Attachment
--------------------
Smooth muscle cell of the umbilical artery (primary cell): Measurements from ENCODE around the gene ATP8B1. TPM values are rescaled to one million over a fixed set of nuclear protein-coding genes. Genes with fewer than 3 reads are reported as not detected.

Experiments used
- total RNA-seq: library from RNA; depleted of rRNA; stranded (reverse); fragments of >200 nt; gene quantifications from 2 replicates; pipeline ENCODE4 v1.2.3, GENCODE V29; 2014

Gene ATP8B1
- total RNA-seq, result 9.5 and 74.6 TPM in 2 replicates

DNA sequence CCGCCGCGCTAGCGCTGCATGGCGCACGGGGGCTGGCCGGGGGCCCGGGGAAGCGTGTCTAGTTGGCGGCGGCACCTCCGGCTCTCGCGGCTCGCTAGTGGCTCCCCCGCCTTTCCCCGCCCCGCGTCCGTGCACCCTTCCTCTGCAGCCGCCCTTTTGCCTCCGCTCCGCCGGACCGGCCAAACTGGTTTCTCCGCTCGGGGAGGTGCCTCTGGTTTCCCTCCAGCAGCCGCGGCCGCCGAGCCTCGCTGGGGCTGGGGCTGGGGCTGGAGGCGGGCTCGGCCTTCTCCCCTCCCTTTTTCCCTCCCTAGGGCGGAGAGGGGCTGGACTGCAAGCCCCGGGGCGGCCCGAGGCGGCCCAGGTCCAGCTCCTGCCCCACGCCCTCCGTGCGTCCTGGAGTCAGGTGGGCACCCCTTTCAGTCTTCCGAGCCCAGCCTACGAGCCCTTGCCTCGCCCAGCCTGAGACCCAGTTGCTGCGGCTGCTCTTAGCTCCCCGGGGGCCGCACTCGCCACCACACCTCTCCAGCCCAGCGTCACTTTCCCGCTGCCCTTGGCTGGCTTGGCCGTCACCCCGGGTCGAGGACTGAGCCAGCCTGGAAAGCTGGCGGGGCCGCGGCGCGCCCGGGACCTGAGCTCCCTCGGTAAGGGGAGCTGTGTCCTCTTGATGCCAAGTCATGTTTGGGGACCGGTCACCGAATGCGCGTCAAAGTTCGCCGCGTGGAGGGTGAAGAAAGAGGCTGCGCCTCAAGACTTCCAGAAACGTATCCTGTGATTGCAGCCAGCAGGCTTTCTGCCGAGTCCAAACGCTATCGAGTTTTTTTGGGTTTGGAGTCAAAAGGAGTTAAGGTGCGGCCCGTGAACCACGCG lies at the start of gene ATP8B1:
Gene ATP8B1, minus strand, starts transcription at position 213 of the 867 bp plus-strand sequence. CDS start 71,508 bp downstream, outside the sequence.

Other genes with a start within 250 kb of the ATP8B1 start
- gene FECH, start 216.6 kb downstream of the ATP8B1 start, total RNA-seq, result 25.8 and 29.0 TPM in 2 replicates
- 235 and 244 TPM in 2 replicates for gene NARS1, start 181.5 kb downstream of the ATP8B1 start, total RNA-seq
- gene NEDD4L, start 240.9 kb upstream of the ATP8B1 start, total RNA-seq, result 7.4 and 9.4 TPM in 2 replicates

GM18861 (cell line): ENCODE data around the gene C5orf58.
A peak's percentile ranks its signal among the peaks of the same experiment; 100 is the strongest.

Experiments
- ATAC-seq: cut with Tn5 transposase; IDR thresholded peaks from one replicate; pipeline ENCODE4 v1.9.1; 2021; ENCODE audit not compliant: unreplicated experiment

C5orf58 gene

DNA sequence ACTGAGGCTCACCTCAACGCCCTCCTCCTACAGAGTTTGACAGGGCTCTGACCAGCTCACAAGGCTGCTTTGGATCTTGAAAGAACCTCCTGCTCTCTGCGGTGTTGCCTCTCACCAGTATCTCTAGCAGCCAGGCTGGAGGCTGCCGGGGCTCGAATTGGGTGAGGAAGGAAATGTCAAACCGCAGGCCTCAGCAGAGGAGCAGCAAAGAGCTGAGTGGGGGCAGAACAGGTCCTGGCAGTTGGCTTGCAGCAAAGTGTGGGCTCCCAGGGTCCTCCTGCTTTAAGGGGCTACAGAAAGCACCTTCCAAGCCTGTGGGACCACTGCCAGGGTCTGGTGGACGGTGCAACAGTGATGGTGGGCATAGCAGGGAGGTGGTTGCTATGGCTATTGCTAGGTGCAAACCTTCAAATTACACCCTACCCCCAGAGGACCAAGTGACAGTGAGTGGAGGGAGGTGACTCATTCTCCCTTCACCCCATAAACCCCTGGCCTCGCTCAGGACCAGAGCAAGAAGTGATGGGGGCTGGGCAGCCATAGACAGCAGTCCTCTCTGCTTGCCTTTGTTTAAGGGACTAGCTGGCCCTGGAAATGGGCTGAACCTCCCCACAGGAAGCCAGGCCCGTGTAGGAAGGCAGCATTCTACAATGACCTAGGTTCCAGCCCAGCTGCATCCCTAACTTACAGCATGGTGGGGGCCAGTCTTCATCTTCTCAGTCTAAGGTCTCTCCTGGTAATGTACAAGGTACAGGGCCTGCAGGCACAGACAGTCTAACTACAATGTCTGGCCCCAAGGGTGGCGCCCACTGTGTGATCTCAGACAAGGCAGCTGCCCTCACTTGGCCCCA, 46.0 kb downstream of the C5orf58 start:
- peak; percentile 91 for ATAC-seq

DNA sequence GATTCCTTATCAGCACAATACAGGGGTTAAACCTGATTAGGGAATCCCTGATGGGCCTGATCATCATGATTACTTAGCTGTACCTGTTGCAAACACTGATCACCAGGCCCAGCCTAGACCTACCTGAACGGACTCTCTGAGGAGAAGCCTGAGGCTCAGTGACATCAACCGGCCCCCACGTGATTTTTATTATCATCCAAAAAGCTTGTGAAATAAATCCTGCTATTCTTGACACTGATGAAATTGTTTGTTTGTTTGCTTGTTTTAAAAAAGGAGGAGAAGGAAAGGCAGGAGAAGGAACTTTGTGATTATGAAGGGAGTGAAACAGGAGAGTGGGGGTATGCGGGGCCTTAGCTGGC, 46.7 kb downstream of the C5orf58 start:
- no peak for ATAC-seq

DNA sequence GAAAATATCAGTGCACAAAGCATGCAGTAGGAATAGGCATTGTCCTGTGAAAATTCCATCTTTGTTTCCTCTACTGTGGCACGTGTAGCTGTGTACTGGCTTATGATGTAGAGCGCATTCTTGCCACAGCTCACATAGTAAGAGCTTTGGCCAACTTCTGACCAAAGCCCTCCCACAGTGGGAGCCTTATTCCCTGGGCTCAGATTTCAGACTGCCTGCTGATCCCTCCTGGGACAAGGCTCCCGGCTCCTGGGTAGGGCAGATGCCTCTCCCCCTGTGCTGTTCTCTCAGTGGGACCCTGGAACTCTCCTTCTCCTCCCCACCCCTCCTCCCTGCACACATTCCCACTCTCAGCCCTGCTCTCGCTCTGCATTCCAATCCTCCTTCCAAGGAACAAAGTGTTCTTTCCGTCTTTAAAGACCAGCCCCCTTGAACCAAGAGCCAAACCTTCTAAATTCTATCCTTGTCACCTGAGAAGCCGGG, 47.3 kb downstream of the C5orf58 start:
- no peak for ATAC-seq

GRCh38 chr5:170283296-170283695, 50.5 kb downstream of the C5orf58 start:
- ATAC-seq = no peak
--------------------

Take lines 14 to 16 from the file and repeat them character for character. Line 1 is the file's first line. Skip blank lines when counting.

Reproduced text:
Experiments
- ATAC-seq: cut with Tn5 transposase; IDR thresholded peaks from one replicate; pipeline ENCODE4 v1.9.1; 2021; ENCODE audit not compliant: unreplicated experiment

C5orf58 gene